7. News Article
    Private hospitals are ‘pushing back’ on requests from NHS trusts to send them more NHS patients, following a change to the national contract with the independent sector, and amid high pressure from COVID-19. Manchester University Foundation Trust, one of the largest NHS providers, has reported difficulties in accessing capacity at its local Spire, BMI and Ramsay hospitals this month. It comes as the NHS is facing “unthinkable” pressures from coronavirus patients, with dozens of hospitals on the brink of being overwhelmed. Throughout most of 2020, the bulk of private providers in
  8. News Article
    A large-scale trial of a new treatment it is hoped will help stop COVID-19 patients from developing severe illness has begun in the UK. The first patient received the treatment at Hull Royal Infirmary on Tuesday afternoon. It involves inhaling a protein called interferon beta which the body produces when it gets a viral infection. The hope is it will stimulate the immune system, priming cells to be ready to fight off viruses. Early findings suggested the treatment cut the odds of a COVID-19 patient in hospital developing severe disease - such as requiring ventilation - by almost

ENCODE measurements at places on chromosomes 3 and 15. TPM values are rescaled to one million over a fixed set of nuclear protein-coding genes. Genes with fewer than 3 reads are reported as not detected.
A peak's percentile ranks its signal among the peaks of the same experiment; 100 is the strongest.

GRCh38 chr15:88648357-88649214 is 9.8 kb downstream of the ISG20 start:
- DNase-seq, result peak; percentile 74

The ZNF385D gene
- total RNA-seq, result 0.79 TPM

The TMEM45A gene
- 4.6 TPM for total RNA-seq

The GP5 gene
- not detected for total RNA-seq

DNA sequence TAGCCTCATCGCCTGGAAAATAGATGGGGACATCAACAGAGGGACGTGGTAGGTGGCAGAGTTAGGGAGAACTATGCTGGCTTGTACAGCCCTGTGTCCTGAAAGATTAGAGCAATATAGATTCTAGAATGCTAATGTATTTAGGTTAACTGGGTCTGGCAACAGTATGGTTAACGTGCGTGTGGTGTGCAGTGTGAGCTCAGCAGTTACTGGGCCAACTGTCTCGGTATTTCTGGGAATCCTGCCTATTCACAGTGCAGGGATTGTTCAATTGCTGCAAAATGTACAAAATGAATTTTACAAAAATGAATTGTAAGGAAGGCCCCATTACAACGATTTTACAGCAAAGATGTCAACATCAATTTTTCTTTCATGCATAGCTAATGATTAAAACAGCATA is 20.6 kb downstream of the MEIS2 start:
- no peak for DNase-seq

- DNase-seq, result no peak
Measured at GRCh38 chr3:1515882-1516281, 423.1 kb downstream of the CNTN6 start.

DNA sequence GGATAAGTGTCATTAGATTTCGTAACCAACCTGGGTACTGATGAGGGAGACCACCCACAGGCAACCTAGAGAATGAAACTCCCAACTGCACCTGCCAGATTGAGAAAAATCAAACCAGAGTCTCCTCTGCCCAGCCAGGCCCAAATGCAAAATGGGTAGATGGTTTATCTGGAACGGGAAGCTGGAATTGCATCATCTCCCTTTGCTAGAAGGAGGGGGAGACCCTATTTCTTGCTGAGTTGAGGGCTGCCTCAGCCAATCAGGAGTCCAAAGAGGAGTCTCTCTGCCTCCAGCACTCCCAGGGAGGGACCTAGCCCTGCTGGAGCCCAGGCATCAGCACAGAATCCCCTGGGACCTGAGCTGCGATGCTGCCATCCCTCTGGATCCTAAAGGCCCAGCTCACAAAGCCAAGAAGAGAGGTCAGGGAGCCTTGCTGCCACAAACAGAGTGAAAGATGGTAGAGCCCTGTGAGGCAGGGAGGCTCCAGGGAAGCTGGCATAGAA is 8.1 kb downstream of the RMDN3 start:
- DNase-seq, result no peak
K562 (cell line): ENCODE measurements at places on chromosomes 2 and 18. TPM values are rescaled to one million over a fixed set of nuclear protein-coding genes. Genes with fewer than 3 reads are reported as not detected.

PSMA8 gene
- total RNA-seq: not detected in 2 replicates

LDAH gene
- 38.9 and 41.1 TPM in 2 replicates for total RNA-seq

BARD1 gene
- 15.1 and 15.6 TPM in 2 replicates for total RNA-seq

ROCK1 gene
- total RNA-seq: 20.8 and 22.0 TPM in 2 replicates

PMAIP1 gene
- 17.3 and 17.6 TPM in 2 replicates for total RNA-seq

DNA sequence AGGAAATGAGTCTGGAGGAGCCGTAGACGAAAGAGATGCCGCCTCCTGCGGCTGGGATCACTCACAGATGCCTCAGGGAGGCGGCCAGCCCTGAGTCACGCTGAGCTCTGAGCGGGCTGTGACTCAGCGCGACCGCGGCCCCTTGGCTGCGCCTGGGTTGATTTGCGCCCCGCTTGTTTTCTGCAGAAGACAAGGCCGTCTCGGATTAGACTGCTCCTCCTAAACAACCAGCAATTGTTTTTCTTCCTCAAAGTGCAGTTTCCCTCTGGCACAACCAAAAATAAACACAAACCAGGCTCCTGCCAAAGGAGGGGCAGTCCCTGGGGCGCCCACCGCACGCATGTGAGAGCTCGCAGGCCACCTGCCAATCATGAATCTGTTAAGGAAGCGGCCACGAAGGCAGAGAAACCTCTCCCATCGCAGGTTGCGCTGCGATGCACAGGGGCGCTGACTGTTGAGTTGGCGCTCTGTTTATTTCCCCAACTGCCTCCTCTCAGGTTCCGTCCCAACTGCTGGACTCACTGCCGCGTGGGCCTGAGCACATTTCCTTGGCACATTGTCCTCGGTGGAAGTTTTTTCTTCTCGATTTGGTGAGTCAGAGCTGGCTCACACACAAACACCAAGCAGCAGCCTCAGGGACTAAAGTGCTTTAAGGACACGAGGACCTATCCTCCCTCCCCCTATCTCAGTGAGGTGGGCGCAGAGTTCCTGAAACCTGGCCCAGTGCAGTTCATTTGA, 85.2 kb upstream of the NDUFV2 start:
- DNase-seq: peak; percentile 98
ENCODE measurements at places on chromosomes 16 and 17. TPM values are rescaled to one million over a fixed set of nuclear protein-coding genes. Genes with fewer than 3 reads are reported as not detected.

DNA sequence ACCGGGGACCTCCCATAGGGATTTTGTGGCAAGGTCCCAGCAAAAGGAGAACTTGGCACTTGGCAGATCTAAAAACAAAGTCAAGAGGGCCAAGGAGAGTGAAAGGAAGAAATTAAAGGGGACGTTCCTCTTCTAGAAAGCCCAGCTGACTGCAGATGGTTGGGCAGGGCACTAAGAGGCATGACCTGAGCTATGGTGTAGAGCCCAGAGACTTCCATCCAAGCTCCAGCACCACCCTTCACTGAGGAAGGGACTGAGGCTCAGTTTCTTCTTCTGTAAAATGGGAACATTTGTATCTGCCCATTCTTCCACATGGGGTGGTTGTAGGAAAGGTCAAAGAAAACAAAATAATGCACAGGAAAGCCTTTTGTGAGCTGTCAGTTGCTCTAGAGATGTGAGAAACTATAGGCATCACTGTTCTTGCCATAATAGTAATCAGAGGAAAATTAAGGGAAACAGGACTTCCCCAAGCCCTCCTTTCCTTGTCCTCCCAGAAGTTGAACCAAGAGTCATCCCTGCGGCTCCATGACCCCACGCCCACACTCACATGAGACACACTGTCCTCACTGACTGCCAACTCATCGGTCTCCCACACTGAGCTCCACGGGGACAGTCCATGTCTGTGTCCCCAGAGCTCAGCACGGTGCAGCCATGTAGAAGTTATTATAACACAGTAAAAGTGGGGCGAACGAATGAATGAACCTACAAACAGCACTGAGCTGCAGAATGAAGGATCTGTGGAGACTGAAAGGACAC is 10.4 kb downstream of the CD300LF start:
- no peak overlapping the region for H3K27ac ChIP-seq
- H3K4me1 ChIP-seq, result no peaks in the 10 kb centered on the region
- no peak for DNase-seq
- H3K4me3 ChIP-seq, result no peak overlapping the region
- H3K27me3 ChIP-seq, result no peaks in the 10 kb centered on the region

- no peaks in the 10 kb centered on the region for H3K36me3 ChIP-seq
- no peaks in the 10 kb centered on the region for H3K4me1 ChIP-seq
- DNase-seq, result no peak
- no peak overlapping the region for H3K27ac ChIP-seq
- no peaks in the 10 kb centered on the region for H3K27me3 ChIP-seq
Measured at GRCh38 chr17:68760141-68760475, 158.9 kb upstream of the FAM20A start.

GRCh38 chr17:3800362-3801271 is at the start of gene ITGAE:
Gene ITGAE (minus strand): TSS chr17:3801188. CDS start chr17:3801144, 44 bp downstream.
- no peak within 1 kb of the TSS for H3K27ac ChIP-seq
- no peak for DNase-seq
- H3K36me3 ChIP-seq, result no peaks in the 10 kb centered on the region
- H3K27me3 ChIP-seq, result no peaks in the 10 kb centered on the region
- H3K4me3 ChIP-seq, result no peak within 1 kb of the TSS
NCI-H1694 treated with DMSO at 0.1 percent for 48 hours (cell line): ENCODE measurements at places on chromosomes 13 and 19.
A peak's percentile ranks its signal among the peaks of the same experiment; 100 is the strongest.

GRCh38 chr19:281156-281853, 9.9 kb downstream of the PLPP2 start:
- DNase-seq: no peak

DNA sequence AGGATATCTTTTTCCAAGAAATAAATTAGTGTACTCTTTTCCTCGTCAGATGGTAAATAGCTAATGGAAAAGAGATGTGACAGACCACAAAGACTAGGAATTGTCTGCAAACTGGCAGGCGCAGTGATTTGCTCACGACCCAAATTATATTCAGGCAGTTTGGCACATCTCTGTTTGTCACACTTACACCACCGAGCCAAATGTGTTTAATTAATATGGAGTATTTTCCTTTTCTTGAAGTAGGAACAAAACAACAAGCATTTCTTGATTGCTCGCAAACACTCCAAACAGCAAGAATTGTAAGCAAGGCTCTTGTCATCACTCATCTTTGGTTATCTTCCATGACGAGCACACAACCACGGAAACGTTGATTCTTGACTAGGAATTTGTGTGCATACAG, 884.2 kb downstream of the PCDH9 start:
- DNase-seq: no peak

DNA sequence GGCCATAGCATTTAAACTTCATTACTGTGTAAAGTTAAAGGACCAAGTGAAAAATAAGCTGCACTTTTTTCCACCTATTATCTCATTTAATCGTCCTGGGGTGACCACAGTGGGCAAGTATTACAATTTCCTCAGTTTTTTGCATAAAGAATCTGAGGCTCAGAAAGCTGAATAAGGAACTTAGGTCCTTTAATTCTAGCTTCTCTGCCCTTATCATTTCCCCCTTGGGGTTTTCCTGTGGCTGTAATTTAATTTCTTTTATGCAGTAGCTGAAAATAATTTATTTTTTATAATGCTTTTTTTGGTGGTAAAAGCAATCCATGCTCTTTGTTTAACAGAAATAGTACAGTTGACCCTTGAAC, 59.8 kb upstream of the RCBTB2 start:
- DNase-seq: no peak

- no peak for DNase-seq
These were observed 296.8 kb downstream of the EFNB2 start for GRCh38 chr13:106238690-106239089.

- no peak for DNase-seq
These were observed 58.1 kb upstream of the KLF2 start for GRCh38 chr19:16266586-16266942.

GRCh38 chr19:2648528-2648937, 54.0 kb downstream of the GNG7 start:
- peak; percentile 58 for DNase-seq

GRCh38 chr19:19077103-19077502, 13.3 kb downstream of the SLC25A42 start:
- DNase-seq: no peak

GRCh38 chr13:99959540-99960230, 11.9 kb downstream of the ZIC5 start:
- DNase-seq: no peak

9. News Article
    A coronavirus patient's gut bacteria may influence the length and severity of their infection and their immune response to it, a new study suggests. A team of researchers at The Chinese University of Hong Kong examined whether the variety and quantity of microbiome played a role in COVID-19 infections. Researchers found that patients with COVID-19 were depleted in gut bacteria known to modify a person's immune response, and that this depletion appeared to persist 30 days after the virus had gone. Gut bacteria — or gut microbiome — help to digest food. But research increasingly shows